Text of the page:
1866-1949 [Lily; her fathers favourite]; b. Enniscrone, nr. Sligo; elder sister of W. B. Yeats; taught art to school-children; suffered year-long illness from typhoid fever, 1896-97; found work in London as embroideress under May Morris, and later her assistant; invited to join Evelyn Gleeson in Dun Emer arts and crafts workshop, 1900 (on death of her mother Susan), and worked thereafter for Dun Emer Guild, managing the embroidery section; left Dun Emer with Lolly to found Cuala Industries, Lwr. Churchtown Rd., living at Gurteen Dheas, Churchtown; produced writing and painting books; d. 5 Jan. 1949.
[ top ]
Gifford Lewis, The Yeats Sisters (IAP 1994); Joan Hardwick, The Yeats Sisters: A Biography of Susan and Elizabeth Yeats (London: Pandora 1996), 271pp., 16 ills.; Maureen Murphy, ed., I Call to the Eye of the Mind: a Memoir of Sara Hyland (Dublin: Attic Press 1996), 204pp. [memories of working for the Yeats sisters from 1908].
[ top ]
According the W. B. Yeats, his sister Susan was sensitive, deep-feeling, but undemonstrative ... she always considered Sligo the most beautiful place in the world. (Autobiographies [q.p.])
Sarah Rigby, review of Joan Hardwick, The Yeats Sisters, in London Review of Books, 18 July 1996, p.20-21, quotes J. B. Yeats, of Lily and Lolly, in a letter to W. B. Yeats, objecting to W. B. Yeatss phrase enraged family in his Dial memoir of family life, later altered to troubled family in Four Years: they were too busy to be enraged about anything, Lily working all day at the Morrises, and Lolly dashing about giving letures on picture painting and earning colseo on 300 pounds a year, and one year more than 300, while both gave all their earnings to the house. And besides all this work, of course, they did the housework and had to contrive things and see to things for their invalid mother - and all this while quite young girls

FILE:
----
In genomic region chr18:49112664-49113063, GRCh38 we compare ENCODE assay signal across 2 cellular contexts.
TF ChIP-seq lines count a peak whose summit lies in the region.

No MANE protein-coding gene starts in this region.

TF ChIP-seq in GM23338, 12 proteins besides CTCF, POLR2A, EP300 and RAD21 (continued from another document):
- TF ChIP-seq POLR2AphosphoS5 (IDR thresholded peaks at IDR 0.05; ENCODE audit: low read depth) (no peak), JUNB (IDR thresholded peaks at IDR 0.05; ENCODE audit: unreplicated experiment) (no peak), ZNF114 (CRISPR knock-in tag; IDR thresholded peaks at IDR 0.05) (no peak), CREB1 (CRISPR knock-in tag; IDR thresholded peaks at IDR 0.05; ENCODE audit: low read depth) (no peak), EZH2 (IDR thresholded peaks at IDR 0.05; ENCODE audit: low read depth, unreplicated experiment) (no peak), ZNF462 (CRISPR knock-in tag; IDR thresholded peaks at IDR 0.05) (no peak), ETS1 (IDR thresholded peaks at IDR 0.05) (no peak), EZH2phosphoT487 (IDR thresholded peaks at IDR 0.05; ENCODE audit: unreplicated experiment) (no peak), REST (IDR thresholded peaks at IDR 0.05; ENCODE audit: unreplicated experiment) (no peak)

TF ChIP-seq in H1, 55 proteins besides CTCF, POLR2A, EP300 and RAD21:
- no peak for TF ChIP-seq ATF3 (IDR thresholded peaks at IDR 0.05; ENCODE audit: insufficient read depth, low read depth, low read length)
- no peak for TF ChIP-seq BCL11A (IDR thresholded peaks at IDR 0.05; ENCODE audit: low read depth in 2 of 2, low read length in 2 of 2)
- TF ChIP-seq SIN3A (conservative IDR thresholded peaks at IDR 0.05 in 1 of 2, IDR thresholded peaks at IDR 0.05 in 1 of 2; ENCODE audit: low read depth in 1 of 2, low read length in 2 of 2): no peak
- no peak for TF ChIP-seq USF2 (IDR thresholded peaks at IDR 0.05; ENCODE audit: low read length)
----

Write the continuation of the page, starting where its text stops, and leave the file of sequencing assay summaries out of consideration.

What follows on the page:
they paid the price of having a father who did not earn enough. (p.20.)
[ top ]
In thrall?: Lily is considered by Joan Hardwick to have been the more in thrall of the two sisters to her brother Willie, and therefore inclined to accept his critical attitude to Lolly. (The Yeats Sisters; reviewed by Mary Campbell, Books Ireland, Dec. 1996).
Portrait in oil by John Butler Yeats [NGI]; and note, her embroidery sketch of the Abbey, in the possession of Cyril Cusack, was displayed at the Yeats Centenary Exhibition of the National Gallery of Ireland, 1965.
[ top ]